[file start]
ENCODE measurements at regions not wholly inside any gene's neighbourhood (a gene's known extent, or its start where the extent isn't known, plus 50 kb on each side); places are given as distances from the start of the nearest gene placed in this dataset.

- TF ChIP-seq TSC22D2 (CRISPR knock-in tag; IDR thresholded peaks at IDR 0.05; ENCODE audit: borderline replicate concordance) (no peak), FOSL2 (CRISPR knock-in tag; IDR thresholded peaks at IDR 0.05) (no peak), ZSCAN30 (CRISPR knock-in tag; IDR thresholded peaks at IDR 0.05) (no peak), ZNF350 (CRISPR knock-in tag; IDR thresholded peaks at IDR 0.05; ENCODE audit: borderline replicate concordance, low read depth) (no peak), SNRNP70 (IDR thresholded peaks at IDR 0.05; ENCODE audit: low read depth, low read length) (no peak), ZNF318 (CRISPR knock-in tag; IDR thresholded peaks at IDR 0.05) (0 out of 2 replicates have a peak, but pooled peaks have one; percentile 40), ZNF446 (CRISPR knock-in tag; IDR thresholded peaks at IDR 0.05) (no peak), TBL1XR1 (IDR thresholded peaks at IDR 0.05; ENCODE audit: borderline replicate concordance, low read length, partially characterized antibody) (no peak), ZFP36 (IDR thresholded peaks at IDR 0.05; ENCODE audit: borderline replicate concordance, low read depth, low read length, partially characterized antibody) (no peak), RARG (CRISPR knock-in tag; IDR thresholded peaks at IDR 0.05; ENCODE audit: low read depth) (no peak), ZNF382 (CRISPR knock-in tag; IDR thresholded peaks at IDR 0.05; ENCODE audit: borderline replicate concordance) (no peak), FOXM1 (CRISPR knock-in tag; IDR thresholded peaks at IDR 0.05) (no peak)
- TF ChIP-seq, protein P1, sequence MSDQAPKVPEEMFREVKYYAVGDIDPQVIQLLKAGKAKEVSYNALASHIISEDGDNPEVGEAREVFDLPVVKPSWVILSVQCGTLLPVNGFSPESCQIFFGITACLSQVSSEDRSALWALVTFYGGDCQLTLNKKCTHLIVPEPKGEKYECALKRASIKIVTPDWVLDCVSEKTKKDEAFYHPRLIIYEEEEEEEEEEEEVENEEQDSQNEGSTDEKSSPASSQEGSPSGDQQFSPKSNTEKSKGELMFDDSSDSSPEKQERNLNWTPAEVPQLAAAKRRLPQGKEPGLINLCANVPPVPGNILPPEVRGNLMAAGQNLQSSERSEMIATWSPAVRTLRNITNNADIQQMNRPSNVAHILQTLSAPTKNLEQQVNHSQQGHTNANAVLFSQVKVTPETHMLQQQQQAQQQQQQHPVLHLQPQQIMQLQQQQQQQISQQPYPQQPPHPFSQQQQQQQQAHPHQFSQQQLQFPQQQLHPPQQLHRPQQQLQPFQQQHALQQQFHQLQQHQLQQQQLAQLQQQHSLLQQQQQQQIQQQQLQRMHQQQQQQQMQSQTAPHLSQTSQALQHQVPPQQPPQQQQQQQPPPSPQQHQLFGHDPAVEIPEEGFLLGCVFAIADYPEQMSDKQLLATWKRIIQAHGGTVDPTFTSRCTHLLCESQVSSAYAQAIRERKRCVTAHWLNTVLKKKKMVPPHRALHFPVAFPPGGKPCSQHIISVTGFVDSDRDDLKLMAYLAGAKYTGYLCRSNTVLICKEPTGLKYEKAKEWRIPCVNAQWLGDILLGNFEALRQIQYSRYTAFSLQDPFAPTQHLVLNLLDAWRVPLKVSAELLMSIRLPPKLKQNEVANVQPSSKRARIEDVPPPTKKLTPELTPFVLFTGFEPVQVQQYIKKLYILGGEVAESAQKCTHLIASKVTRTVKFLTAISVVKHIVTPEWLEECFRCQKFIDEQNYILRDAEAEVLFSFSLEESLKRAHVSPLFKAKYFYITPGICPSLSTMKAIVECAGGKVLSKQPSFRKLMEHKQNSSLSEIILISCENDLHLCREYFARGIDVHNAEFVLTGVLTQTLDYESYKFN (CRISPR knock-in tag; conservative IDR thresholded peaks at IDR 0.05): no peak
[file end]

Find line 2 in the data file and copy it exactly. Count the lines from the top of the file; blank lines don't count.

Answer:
- TF ChIP-seq TSC22D2 (CRISPR knock-in tag; IDR thresholded peaks at IDR 0.05; ENCODE audit: borderline replicate concordance) (no peak), FOSL2 (CRISPR knock-in tag; IDR thresholded peaks at IDR 0.05) (no peak), ZSCAN30 (CRISPR knock-in tag; IDR thresholded peaks at IDR 0.05) (no peak), ZNF350 (CRISPR knock-in tag; IDR thresholded peaks at IDR 0.05; ENCODE audit: borderline replicate concordance, low read depth) (no peak), SNRNP70 (IDR thresholded peaks at IDR 0.05; ENCODE audit: low read depth, low read length) (no peak), ZNF318 (CRISPR knock-in tag; IDR thresholded peaks at IDR 0.05) (0 out of 2 replicates have a peak, but pooled peaks have one; percentile 40), ZNF446 (CRISPR knock-in tag; IDR thresholded peaks at IDR 0.05) (no peak), TBL1XR1 (IDR thresholded peaks at IDR 0.05; ENCODE audit: borderline replicate concordance, low read length, partially characterized antibody) (no peak), ZFP36 (IDR thresholded peaks at IDR 0.05; ENCODE audit: borderline replicate concordance, low read depth, low read length, partially characterized antibody) (no peak), RARG (CRISPR knock-in tag; IDR thresholded peaks at IDR 0.05; ENCODE audit: low read depth) (no peak), ZNF382 (CRISPR knock-in tag; IDR thresholded peaks at IDR 0.05; ENCODE audit: borderline replicate concordance) (no peak), FOXM1 (CRISPR knock-in tag; IDR thresholded peaks at IDR 0.05) (no peak)